AFP: Iran slammed UN efforts to rein in its nuclear programme Wednesday but both the United States and Europe called for tough action at a UN atomic watchdog meeting that brought new sanctions closer.
by Michael Adler
VIENNA, June 13, 2007 (AFP) – Iran slammed UN efforts to rein in its nuclear programme Wednesday but both the United States and Europe called for tough action at a UN atomic watchdog meeting that brought new sanctions closer.
International Atomic Energy Agency chief Mohamed ElBaradei told the IAEA’s 35-nation board of governors that Iran is still expanding uranium enrichment work, in defiance of UN Security Council resolutions.
Diplomats told AFP that ElBaradei believes Iran could have 8,000 centrifuges enriching uranium by December, a significant rise in capability likely to fuel fears that Tehran seeks nuclear weapons.
German ambassador Peter Gottwald, speaking for the European Union, said that continued Iranian defiance of UN calls for it to stop enriching uranium and to cooperate fully with IAEA inspectors would lead to “further appropriate measures” at the Security Council.
“The European Union reaffirms its support to the UN Security Council process” which will lead to further sanctions “should Iran further fail to comply,” Gottwald said.
But “the door to negotiations remains open” if Iran complies with UN Security Council resolutions, Gottwald said.
The Council has imposed two rounds of sanctions in a bid to get Iran to halt uranium enrichment — which can make fuel for reactors or for a bomb — and cooperate with an over four-year-old IAEA investigation.
The United States expects intense diplomacy in coming weeks for new sanctions, the US State Department said Monday.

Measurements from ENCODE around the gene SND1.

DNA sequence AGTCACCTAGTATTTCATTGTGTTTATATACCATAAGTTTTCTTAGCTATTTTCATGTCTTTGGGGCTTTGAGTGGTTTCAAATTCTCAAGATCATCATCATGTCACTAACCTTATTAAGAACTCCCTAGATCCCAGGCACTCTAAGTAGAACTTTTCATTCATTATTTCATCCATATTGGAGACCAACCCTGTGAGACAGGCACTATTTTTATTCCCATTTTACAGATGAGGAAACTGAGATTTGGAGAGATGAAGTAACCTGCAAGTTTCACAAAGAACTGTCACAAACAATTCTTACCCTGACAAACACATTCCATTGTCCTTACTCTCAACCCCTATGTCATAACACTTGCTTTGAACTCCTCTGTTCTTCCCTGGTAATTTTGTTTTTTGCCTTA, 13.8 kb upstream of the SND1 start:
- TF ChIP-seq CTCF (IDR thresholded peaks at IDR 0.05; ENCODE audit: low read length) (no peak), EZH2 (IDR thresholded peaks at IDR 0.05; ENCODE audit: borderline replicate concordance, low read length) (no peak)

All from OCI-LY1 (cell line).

US ambassador Gregory Schulte said in Vienna that Iran had breached its “safeguards agreement” with the IAEA by suspending an accord with the agency to provide early notification of plans to build new plants and by denying inspections at a heavy-water, plutonium-producing reactor being built.
But Iranian President Mahmoud Ahmadinejad told cheering crowds in his home province on Wednesday that nuclear energy “belongs to the Iranian nation and the Iranian nation will defend this right with their fists in the air”.
He said about UN moves, “the Iranian nation does not consider your resolutions to be worth a nickel coin.”
Iran’s IAEA ambassador Ali Asghar Soltanieh told the board that the agency was not mandated to play the role of UN watchdog “as mistakenly publicised these days,” but rather to promote the peaceful use of nuclear energy.
Soltanieh rejected the work of an IAEA committee set up to find ways of improving the agency’s monitoring of national nuclear programmes.
Schulte told AFP the committee’s recommendations, made Wednesday after two years of work, would be passed on to the IAEA secretariat despite Iran’s vetoing any consensus.
Schulte said Iran was in violation of IAEA safeguards and clearly had “no interest” in strengthening them.
A diplomat close to the IAEA said ElBaradei has been telling political leaders in private that Iran was making “steady progress” in uranium enrichment and shows no sign of slowing down.
ElBaradei said on Monday’s opening day of the meeting that there was a “brewing confrontation” with Iran over its atomic ambitions and that it must be settled diplomatically.
Tehran denies US accusations that it seeks nuclear weapons, saying it wants only to generate electricity.
Washington says it is looking for a diplomatic solution but has not ruled out military action.
Iran had, as of May 13, over 1,300 centrifuges enriching uranium at the underground, heavily bunkered facility in Natanz, according to ElBaradei.
It could start industrial scale production with 3,000 centrifuges running by the end of June, a senior official close to the IAEA said.
That number could make enough enriched uranium for a bomb in less than a year, experts say.